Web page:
During the third year a 1200-hour internship is completed for which students engage in virtual supervision and complete portfolio coursework for certification. Niagara University’s program director provides amazing guidance into where students should apply and refrain from applying to internship based on NASP standards and personal experience. Dr. Kilanowski encourages students to leave New York and experience a diverse internship in a new state that will provide an abundance of learning opportunities. Depending on where students want to complete their internship, timelines for applications and interviews are variable. I am applying out of state for my third-year internship where applications are due late November and interviews begin in early December. Students who are planning on interning within New York will complete the application and interview process in February. This portion of the program allows autonomy since students select the school, district, and area they want to complete the internship. During this time energy is dedicated towards creating CV’s, cover letters, redacted psychoeducational reports, and letters of recommendation as part of the materials that will be submitted. This is where I am currently in the program. Completing coursework, attending practicum, administering assessments, writing reports, and creating an amazing application packet for all the districts I am applying to. It is a challenging task, but I am up for the challenge in the hopes to secure an amazing internship in a well-rounded, diverse school district.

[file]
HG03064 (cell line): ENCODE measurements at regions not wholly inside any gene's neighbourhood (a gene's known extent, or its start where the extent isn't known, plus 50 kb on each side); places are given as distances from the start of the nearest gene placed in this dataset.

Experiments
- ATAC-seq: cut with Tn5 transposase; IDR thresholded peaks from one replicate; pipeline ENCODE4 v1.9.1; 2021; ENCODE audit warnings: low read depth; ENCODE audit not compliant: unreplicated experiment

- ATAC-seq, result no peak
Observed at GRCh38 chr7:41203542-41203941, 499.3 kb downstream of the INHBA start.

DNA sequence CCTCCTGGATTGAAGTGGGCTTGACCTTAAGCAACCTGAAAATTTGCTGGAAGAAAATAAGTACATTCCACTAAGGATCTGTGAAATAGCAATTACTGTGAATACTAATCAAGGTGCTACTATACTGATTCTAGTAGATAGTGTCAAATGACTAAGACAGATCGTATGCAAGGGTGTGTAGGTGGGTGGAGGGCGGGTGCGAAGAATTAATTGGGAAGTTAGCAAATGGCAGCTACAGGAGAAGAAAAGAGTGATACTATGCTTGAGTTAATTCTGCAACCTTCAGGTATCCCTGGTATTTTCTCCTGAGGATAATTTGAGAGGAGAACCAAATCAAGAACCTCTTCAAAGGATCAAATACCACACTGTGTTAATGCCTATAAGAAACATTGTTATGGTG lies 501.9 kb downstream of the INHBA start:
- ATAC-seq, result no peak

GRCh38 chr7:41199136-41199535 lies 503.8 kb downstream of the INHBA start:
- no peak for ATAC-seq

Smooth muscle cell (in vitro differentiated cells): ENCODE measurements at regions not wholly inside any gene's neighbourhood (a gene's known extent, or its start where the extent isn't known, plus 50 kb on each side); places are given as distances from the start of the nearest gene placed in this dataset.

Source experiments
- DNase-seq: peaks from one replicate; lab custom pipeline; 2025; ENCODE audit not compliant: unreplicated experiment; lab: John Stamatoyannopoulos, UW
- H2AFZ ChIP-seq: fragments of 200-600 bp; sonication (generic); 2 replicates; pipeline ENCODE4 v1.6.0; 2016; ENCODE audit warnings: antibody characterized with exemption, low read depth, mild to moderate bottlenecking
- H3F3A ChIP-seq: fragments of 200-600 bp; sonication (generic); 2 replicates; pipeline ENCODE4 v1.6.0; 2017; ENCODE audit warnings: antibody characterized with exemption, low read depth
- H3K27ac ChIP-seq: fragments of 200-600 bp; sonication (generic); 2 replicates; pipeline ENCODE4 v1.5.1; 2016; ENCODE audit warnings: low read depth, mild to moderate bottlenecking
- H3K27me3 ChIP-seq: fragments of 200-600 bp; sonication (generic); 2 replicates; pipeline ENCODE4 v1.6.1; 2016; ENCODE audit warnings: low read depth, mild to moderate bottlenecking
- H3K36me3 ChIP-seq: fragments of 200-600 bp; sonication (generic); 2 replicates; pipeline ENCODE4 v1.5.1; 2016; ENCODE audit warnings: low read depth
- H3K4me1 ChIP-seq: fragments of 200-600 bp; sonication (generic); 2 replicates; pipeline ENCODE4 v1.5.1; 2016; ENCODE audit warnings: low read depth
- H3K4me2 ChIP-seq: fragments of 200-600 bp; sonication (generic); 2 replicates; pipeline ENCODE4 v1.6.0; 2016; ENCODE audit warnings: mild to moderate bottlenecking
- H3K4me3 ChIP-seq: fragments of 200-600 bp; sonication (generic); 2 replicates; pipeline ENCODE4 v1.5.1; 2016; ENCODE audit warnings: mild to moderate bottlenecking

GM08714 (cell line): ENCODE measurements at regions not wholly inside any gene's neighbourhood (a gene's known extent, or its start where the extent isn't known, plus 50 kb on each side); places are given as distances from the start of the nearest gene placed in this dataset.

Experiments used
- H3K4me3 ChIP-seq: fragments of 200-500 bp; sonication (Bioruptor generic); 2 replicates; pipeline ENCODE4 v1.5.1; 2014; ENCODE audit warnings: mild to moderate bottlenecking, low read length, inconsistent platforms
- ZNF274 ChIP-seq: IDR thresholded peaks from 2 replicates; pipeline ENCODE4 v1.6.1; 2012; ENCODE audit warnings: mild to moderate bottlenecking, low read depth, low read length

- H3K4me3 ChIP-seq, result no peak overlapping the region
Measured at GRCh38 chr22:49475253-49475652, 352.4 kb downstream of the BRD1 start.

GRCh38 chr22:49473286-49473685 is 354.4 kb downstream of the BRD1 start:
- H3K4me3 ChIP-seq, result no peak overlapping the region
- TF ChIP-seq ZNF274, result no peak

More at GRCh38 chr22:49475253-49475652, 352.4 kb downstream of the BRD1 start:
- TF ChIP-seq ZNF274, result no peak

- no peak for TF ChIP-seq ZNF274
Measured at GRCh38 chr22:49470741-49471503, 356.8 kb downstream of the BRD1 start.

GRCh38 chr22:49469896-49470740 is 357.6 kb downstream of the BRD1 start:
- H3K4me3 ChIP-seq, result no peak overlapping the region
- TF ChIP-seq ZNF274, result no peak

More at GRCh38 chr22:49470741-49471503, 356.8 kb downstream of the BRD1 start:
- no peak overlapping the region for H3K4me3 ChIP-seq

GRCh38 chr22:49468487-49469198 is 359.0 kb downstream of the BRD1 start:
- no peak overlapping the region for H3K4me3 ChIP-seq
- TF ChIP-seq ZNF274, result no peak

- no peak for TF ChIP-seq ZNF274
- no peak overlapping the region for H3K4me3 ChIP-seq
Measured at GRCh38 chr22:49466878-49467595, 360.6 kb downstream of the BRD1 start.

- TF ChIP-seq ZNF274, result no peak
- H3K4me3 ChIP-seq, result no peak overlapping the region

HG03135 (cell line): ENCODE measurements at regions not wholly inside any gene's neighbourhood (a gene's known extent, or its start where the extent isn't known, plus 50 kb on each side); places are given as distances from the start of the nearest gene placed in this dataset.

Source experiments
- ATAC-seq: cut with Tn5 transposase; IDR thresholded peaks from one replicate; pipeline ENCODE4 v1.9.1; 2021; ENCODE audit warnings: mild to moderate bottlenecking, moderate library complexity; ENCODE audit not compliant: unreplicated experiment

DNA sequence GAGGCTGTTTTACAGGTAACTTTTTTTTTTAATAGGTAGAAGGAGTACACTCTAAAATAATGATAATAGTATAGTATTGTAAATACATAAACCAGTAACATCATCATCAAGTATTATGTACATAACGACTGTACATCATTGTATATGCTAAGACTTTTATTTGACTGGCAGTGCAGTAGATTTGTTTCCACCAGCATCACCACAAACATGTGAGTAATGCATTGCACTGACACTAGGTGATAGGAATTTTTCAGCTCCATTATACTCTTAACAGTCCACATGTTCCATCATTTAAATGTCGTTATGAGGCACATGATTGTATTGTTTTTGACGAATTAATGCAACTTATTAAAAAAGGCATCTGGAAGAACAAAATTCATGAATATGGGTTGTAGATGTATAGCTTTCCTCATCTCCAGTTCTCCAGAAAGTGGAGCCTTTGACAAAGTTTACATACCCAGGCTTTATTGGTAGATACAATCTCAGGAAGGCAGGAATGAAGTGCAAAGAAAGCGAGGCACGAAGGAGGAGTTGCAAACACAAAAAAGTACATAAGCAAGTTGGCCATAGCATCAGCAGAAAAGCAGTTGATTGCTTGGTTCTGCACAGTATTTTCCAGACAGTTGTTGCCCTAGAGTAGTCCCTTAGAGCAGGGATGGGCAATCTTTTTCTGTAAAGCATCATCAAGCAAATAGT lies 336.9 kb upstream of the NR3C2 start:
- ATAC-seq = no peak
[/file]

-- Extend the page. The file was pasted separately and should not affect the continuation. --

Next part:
The school psychology program at Niagara University has provided me an amazing educational experience thus far. I consider my professors as mentors, I have found my best friends amongst my peers, and I have grown as an individual into a more confident version of myself. For prospective school psychology students, make the same decision I did three years ago and apply to Niagara University. This nationally accredited program will provide limitless opportunities to build your skills and teach you how to become an amazing practitioner. I am so grateful for this program, my professors, my peers, and this school.

For more information on the School Psychology program, please contact us or call 716.286.8336